Key points of Premier Wen's government work report:
• China to control scale of megacities in urbanization drive: Wen
• China to optimize government expenditures: Wen
• Wen suggests new gov't expanding domestic demand
• Wen stresses concrete action in addressing environmental woes
• Facts and figures: China's major development goals for 2013
• China to further 'stimulate' private investment: report
• China to 'firmly rein' in property speculation: report
• China to increase 2013 deficit to 1.2 trillion yuan
• China lowers 2013 inflation target to 3.5 pct
• China keeps 2013 GDP growth target unchanged at 7.5%
• China to continue 'proactive fiscal, prudent monetary' policy
BEIJING, March 5 (Xinhua) -- Chinese Premier Wen Jiabao on Tuesday advised his succeeding government to carry out urbanization "actively yet prudently", keep the scale of megacities and large cities at an appropriate level and drive the development of their surrounding areas.
"Urbanization is a historical task in China's modernization drive," Wen told nearly 3,000 national legislators at the opening session of the 12th National People's Congress.
In his last delivery of government work report as China's premier, Wen said he made his suggestions "based on an understanding of the work of the past ten years, especially of the past five years" as part of the country's efforts to promote integrated urban and rural development.
The current session of legislature will name a new premier to succeed 71-year-old Wen.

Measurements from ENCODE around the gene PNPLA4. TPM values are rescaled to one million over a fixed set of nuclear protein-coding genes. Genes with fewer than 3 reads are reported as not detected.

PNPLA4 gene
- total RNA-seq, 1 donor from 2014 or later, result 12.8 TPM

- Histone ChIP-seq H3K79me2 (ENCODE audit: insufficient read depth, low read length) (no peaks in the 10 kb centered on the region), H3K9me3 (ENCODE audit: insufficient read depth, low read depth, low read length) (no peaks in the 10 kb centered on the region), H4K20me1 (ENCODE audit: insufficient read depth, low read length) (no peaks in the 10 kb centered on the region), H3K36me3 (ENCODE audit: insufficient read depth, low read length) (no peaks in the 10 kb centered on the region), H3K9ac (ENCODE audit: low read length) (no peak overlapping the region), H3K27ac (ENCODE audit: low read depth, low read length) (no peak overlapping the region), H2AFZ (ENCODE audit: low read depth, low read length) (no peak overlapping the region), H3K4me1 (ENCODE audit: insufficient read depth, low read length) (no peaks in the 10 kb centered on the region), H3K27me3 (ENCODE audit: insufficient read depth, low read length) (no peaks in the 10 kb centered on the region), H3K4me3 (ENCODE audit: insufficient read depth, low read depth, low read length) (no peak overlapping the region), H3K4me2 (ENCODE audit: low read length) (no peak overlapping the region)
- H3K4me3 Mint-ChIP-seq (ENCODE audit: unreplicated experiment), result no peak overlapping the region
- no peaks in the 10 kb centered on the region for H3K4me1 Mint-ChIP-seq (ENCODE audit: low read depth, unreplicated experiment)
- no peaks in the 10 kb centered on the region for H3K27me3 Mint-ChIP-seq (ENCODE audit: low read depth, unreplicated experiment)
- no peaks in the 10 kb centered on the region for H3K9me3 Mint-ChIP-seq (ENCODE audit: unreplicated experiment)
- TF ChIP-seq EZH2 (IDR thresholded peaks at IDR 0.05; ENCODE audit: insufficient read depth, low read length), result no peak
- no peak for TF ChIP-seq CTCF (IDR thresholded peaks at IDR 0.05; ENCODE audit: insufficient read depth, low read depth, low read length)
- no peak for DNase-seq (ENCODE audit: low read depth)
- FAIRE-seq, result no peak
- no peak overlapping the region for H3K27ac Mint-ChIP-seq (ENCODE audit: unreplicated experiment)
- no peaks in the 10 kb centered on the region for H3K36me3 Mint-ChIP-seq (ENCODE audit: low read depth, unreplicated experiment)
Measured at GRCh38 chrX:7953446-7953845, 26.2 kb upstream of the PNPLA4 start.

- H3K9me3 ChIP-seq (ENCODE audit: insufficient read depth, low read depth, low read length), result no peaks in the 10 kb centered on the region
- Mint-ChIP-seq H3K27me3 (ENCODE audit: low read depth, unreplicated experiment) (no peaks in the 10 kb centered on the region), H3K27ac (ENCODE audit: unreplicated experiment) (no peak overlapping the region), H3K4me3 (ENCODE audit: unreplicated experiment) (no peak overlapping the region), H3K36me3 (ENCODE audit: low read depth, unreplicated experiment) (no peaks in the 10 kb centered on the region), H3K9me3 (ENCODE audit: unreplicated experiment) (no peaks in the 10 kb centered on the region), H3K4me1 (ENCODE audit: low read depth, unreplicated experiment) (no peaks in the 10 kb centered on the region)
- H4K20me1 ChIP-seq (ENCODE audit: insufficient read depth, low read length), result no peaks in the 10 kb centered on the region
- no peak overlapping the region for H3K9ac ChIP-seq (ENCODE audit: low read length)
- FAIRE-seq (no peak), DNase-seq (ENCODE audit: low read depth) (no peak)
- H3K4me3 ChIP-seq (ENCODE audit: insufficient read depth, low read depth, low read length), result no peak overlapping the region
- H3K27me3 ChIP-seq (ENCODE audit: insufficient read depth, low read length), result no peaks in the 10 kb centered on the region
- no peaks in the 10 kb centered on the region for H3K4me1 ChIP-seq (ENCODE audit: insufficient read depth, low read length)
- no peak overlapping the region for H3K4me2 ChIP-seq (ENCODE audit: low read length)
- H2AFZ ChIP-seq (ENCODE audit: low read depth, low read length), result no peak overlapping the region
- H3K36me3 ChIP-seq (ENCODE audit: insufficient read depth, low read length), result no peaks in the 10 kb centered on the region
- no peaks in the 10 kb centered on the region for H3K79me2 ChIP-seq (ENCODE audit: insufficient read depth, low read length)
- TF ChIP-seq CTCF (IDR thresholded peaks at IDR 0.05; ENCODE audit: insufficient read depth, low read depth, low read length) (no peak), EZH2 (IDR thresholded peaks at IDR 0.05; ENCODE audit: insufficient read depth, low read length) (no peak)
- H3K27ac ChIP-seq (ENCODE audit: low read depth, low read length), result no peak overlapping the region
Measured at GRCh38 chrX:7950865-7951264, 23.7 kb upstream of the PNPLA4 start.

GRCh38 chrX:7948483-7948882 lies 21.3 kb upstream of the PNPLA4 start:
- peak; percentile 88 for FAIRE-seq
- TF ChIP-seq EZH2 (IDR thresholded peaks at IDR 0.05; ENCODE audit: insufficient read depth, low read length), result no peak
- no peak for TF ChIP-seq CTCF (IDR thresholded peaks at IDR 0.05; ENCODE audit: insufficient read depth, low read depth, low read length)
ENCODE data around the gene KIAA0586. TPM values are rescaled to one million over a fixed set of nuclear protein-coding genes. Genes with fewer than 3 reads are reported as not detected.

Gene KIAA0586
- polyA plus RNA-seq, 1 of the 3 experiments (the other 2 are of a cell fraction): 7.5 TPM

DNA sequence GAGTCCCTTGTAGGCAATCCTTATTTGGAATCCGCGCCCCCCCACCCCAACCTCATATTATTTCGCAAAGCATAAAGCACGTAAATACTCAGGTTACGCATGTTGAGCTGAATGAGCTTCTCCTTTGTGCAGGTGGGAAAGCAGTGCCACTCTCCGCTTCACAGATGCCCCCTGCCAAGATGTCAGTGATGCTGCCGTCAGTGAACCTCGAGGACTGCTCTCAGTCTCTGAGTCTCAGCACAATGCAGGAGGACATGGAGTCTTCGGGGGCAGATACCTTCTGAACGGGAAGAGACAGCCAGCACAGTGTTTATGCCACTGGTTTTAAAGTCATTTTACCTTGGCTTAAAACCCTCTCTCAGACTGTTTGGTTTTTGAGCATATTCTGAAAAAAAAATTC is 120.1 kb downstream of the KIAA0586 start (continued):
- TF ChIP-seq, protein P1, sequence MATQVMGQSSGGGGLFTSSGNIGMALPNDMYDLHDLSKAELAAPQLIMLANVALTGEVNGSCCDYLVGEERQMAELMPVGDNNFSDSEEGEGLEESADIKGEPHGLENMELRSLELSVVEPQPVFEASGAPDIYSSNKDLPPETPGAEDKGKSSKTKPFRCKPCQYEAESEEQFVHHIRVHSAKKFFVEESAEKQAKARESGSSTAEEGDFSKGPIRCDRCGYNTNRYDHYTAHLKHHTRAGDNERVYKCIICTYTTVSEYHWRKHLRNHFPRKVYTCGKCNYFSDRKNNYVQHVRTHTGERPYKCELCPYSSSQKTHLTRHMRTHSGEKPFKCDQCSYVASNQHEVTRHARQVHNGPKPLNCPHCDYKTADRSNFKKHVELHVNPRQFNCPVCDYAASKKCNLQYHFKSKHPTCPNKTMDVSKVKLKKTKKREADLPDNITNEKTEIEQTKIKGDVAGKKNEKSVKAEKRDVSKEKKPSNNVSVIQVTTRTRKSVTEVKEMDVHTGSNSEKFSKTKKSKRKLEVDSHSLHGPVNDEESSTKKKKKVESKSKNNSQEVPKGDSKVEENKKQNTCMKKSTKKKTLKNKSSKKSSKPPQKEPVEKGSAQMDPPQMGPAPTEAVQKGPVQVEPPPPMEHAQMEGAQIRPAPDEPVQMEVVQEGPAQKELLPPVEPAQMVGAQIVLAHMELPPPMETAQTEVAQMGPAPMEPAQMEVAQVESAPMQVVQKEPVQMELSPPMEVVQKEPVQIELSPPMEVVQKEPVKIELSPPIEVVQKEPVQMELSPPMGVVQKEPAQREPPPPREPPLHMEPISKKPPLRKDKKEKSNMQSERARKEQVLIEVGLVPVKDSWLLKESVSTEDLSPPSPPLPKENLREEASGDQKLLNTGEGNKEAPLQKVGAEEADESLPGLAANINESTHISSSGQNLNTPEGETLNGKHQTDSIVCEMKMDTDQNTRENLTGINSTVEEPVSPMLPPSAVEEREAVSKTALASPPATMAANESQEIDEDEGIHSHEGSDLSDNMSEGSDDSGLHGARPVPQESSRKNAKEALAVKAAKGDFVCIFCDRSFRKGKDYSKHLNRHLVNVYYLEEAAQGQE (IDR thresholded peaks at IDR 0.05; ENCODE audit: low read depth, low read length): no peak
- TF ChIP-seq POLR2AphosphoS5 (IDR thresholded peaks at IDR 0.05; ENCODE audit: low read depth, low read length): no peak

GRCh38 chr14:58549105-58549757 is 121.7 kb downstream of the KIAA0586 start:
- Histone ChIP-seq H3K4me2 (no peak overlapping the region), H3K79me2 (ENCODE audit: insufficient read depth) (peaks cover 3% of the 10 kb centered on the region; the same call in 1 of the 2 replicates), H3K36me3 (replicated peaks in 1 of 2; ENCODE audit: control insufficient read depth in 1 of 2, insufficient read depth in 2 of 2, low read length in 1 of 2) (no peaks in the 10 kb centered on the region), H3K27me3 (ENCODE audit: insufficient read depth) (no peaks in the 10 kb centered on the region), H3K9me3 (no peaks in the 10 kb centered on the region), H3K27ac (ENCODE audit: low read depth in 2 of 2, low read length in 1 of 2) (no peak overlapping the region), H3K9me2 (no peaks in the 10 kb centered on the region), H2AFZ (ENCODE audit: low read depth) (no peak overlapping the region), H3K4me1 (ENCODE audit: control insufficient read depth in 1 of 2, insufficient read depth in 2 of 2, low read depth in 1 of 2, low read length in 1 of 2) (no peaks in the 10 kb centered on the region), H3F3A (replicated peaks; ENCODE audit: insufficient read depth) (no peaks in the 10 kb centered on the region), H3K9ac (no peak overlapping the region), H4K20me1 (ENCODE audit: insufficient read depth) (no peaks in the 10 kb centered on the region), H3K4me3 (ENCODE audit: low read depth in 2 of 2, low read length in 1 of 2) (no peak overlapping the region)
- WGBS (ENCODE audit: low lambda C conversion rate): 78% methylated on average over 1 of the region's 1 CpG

Wen said the government should promote sound development of urbanization by making plans scientifically, balancing geographical distribution, coordinating urban and rural development, using land economically and tailoring measures to local conditions.
He noted small and medium-sized cities and small towns should become better able to develop industries, provide public services, create jobs, and attract residents.
In accelerating urbanization, the government should speed up reform of the household registration system, create an equitable institutional environment for freedom of movement and expand the coverage of basic public services in urban areas to migrant workers and other permanent residents, he said.
The urbanization rate rose by 1.3 percentage points to 52.57 percent last year, 0.5 percentage point higher than expected, according to data from the National Bureau of Statistics. The government expected the rate to climb further to 53.37 percent in 2013.
Rural issues were also among Wen's concerns in advising the new government as the rural land system is central to maintaining rural stability and ensuring China's long-term development.
He saw faster agricultural development, more significant changes in rural areas and more tangible benefits were seen in recent years than in any other period.
"In rural areas are all the major and difficult problems that we face in finishing building a moderately prosperous society in all respects," Wen noted, adding: "We must make solving issues relating to agriculture, rural areas and farmers the top priority in all our work."
The government expected total grain output to surpass 500 million tonnes, with plans to provide safe drinking water for another 60 million rural people, making safe drinking water available to 87 percent of the rural population, and build or upgrade 200,000 km of rural roads.